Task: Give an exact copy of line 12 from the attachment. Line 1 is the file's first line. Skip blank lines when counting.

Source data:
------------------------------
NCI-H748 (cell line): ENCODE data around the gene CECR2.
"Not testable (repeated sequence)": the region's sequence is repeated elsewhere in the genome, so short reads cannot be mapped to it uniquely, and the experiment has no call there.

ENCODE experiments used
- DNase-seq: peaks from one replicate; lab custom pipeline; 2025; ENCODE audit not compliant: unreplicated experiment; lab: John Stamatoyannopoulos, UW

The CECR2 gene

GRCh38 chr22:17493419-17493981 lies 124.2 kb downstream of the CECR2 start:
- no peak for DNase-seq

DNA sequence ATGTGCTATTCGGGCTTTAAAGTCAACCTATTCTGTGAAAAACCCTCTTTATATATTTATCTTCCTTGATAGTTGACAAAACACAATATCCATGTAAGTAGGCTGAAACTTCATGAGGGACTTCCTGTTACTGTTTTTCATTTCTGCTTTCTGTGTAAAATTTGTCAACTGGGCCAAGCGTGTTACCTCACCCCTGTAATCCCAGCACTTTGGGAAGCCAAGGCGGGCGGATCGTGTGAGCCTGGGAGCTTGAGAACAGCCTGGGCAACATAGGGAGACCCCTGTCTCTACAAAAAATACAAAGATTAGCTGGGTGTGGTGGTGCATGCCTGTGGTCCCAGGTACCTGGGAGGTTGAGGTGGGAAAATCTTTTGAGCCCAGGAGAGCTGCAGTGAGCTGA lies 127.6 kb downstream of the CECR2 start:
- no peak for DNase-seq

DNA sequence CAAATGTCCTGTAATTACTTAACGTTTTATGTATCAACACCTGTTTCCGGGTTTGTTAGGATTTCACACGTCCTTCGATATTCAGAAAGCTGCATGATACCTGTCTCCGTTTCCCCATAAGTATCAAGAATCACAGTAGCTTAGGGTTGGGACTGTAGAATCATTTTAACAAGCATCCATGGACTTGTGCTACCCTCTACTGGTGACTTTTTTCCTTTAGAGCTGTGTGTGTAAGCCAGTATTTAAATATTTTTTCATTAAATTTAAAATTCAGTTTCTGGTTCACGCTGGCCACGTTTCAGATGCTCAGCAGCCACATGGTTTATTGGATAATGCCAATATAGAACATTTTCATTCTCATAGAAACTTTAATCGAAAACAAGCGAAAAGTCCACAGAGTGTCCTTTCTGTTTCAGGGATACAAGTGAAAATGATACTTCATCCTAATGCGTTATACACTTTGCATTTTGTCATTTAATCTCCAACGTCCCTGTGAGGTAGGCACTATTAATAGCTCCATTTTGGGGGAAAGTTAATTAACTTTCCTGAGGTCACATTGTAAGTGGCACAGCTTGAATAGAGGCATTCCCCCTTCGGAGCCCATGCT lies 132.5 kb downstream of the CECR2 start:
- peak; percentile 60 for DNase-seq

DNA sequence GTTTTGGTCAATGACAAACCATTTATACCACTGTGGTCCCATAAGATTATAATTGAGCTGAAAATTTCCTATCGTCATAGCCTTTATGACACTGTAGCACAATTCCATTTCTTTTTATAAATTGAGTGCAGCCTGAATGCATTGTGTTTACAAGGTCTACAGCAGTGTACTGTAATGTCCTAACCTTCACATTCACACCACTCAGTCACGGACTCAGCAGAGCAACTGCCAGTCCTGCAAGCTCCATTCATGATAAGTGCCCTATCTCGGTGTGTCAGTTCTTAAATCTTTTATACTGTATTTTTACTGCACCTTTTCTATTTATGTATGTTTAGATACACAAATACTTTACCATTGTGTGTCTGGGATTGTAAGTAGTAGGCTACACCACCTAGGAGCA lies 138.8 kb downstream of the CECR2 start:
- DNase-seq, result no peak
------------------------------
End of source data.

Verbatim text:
DNA sequence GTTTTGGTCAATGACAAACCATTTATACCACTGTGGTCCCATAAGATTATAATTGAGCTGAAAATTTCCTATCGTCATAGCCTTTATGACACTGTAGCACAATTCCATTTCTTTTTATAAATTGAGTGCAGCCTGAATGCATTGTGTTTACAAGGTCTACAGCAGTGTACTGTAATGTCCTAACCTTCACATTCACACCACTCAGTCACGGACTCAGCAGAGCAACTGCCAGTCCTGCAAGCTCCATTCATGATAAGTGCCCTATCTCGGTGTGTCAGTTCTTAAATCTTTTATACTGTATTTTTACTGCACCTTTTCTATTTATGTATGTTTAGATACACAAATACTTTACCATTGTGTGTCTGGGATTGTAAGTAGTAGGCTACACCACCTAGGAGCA lies 138.8 kb downstream of the CECR2 start: